Today: The Remedy for a Disquieted Soul: a Holy Week reflection and prayer guide to prepare our hearts and minds for Easter. Curated by The Park Forum.
On the evening of that first day of the week, when the disciples were together, with the doors locked for fear of the Jewish leaders, Jesus came and stood among them and said, “Peace be with you!”
The Farewell Discourse and Final Prayer of Jesus (an excerpt) | by Don Carson
It is vital to recognize that the peace Jesus gives is not a kind of placid tranquility which avoids all conflict. Jesus himself is heading for the cross; yet he speaks of his peace.
Similarly, the peace Jesus promises does not avoid trouble; it triumphs over it. Nor is this peace to be confused with aloofness that is indifferent to injustice, corruption, idolatry, or some other sin. It is not simply “feeling good” in some narcissistic way, nor is it some mystical sense of well-being detached from physical and spiritual realities.
The world wishes peace on people. Yet for all its wishing, the world cannot grant the gift of personal peace, but only wish it on someone. At most, it can achieve reconciliation between brothers or between nations; and even then the achievement often proves temporary.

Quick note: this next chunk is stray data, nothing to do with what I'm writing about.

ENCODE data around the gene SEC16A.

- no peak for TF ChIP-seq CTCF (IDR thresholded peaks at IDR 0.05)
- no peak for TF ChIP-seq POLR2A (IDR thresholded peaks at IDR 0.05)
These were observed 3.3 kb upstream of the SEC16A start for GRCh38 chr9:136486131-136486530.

Christ, by contrast, bequeaths the gift of peace on all his followers, bestowing it as an essential part of the salvation he achieves for them. The cross wins peace with God. The forgiveness, restoration, and healing which flow from this primary peace constitute the only adequate basis for peace with others, and for personal peace within ourselves.
So much of our restlessness and bitterness springs from our possessiveness, our desire for preeminence, our lust for recognition. Our love for self is so strong that it turns to hatred for others who do not give us what we think is our due.
There is no peace where such sins flourish. Jesus betrayed no possessiveness. He desired his Father’s glory and will, not personal preeminence and popular recognition. Far from loving his life, he gave it up for others—indeed, for others who did not begin to offer him what was his due. And so Jesus could speak of his peace.
Lenten Evening Prayer: The Daily Examen
1. Opening prayer of invitation: become aware of God’s presence (2 minutes).
2. Review the day with gratitude (3 minutes).
3. Pay attention to your emotions (3 minutes).
4. Choose one feature of the day and pray from it (5 minutes).
5. Closing prayer: look toward tomorrow (2 minutes).
Holy Week Reflections
Part 1 of 5, read more on TheParkForum.org